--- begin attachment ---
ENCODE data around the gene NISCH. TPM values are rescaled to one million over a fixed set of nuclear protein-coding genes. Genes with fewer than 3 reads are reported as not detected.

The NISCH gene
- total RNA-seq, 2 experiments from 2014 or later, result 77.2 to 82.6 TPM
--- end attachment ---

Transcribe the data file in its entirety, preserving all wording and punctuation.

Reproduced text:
ENCODE data around the gene NISCH. TPM values are rescaled to one million over a fixed set of nuclear protein-coding genes. Genes with fewer than 3 reads are reported as not detected.

The NISCH gene
- total RNA-seq, 2 experiments from 2014 or later, result 77.2 to 82.6 TPM